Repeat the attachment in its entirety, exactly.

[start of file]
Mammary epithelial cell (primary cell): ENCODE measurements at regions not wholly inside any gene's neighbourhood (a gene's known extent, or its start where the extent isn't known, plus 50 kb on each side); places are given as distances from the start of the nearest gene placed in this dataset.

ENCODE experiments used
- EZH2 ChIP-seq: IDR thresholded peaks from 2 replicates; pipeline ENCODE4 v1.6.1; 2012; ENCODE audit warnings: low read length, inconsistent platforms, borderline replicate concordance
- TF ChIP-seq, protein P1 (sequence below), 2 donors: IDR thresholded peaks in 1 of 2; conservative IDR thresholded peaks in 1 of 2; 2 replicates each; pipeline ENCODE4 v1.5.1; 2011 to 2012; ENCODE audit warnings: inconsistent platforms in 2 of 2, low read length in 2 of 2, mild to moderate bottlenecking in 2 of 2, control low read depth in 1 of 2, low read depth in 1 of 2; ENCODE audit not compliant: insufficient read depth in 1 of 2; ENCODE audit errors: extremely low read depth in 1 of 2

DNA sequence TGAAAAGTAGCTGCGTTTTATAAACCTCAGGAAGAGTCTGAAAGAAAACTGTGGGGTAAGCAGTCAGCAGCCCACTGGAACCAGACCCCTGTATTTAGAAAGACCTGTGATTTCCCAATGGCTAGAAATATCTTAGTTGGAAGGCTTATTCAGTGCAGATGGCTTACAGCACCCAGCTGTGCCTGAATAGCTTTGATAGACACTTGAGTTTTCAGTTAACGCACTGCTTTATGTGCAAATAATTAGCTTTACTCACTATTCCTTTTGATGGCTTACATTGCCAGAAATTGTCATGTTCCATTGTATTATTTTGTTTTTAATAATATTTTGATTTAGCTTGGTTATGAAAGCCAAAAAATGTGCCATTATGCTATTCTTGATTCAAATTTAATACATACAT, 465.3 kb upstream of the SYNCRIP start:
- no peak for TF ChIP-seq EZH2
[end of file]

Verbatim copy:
Mammary epithelial cell (primary cell): ENCODE measurements at regions not wholly inside any gene's neighbourhood (a gene's known extent, or its start where the extent isn't known, plus 50 kb on each side); places are given as distances from the start of the nearest gene placed in this dataset.

ENCODE experiments used
- EZH2 ChIP-seq: IDR thresholded peaks from 2 replicates; pipeline ENCODE4 v1.6.1; 2012; ENCODE audit warnings: low read length, inconsistent platforms, borderline replicate concordance
- TF ChIP-seq, protein P1 (sequence below), 2 donors: IDR thresholded peaks in 1 of 2; conservative IDR thresholded peaks in 1 of 2; 2 replicates each; pipeline ENCODE4 v1.5.1; 2011 to 2012; ENCODE audit warnings: inconsistent platforms in 2 of 2, low read length in 2 of 2, mild to moderate bottlenecking in 2 of 2, control low read depth in 1 of 2, low read depth in 1 of 2; ENCODE audit not compliant: insufficient read depth in 1 of 2; ENCODE audit errors: extremely low read depth in 1 of 2

DNA sequence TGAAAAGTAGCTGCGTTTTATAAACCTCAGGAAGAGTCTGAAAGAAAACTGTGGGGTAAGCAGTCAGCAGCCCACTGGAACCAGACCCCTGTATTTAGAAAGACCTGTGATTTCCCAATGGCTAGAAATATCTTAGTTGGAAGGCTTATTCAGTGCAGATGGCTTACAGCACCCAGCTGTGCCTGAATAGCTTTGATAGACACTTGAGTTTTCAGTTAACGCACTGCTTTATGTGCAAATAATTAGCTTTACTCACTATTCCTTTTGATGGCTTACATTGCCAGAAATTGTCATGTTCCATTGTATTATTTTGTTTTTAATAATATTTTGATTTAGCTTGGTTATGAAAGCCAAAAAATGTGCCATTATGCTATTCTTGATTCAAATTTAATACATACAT, 465.3 kb upstream of the SYNCRIP start:
- no peak for TF ChIP-seq EZH2